Even with the exposed climbing, our group made good time. We summited only a couple hours after we had set out. Everyone took pictures and signed the almost-full summit register. Gill spotted the summit hut on Mt. Whitney while we all stared at the imposing faade of Mt. Williamson directly in front of us and the knife edge ridge of Mt. Russell in the distance. A couple of us had run out of food by then and when I asked my hiking companions for a bite to eat, I was amazed at the amount and variety of food that was instantly offered! Bagels, cheese & crackers, Pringles, M&M's, dried cranberries- this spread rivaled the best Las Vegas buffet.
After a brief rest, Paul led the group down and chose the line of our decent-we followed the ridge back a short way then dropped directly down the face via a loose, rocky gully. Last year there had been snow covering this face, enabling the climbers to glissade down quickly. This year we picked our way down carefully, spreading out over the face so we didn't dislodge rocks onto each other's heads.
We made it back to basecamp around 11am and six tired climbers quietly broke camp and headed back down the trail. We were grimly determined to stick to Paul's schedule and complete the 12 mile hike back to the cars by 5pm. This trail is just as difficult to descend, as it is to ascend. The crux of the hike comes after descending down about 8 miles and 3,300 feet through scree and switchbacks. The sandy trail then begins another ascent, contouring around the base of the mountain, slowly, slowly gaining altitude. At this point, the sun is beating down, your mouth is full of dust, the weight of your pack is crushing, and your swollen feet are taking one small torturous step after the other. The only thing you can do is sip water, keep a steady pace and keep your eye on the saddle a few hundred feet up. The most heartbreaking part of this trek is reaching the saddle, looking up at another saddle beyond and realizing you must trudge on! The perspective on the return trip is quite disorienting; luckily the trail is well marked, and the initial disbelief you feel upon reaching the first saddle soon dissipates as you realize you simply aren't there yet. In fact, there are two false saddles you must push through to get to the previous camp.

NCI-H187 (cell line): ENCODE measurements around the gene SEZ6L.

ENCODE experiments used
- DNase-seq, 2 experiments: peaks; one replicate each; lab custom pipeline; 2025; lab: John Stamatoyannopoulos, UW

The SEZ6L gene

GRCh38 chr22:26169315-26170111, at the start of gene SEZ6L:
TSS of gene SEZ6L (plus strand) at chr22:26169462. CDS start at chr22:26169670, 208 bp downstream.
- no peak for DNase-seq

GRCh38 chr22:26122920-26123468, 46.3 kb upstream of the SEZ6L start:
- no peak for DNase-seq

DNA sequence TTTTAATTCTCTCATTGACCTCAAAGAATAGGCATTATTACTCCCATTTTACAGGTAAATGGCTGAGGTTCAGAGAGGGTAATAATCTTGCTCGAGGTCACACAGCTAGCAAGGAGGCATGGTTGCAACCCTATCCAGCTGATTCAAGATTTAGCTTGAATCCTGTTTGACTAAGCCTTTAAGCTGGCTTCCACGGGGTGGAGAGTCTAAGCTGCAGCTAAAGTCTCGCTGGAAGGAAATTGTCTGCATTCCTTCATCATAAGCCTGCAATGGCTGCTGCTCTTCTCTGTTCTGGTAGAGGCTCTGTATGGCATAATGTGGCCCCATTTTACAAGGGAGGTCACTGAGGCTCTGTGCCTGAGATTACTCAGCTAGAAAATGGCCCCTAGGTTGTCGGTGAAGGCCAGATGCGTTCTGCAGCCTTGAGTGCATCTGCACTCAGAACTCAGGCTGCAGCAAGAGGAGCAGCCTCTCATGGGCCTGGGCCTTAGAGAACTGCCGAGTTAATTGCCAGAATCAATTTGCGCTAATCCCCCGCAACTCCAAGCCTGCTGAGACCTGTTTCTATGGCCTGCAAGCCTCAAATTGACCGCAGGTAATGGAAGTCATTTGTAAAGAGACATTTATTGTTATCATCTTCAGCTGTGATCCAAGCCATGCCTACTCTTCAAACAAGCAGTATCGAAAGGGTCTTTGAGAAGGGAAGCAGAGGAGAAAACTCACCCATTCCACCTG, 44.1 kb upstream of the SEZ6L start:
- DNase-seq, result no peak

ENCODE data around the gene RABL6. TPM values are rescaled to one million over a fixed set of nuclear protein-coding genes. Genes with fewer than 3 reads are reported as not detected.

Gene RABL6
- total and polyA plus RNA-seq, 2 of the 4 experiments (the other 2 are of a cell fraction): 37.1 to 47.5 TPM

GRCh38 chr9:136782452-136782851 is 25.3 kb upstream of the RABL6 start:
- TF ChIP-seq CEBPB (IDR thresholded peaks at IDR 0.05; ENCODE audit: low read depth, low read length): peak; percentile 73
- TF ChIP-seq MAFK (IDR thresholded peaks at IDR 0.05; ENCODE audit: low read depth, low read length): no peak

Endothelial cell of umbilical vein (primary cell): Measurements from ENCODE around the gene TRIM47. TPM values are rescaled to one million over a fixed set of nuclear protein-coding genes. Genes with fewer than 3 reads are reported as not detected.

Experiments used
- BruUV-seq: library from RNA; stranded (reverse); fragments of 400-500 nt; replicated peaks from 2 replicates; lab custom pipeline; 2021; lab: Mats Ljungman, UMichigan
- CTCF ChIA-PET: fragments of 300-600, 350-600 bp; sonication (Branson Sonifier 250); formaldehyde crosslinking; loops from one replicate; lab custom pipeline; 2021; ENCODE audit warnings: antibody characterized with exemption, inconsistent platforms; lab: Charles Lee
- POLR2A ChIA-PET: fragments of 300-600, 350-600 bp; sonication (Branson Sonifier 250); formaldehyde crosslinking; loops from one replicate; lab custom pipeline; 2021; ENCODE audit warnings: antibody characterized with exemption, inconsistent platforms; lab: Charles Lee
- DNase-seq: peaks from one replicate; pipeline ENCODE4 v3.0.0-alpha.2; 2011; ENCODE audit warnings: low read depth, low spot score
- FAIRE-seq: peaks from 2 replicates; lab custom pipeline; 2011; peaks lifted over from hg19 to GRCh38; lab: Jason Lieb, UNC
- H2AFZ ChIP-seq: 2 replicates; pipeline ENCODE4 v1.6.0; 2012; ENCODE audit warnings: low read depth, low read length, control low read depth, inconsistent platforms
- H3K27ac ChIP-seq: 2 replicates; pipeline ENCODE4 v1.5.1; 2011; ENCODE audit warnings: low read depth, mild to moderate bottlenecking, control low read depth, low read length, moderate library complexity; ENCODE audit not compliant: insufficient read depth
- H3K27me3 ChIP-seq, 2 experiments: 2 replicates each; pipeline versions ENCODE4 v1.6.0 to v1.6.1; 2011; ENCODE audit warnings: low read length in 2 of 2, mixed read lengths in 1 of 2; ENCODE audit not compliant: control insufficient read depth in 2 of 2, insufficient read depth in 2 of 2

Though the hike out is mentally brutal, once you get to the correct saddle, it's a no-brainer down the remaining ~60 switchbacks. We all regrouped at the saddle and took a short rest before dashing at breakneck speed down the final few miles of switchbacks. I couldn't wait to reach the creek and take a cold, refreshing dunk. At 4:20pm the first of the group reached the parking lot and by 5pm, right on schedule, everyone was ready for a hot meal and cool drink.
We celebrated our successful trip with pizza, chicken wings and a glass of cab at the Rockin' Rhino in Independence. Tired but triumphant, we made a toast to Mt. Tyndall- 14,018 feet, and I know we will remember every inch of it!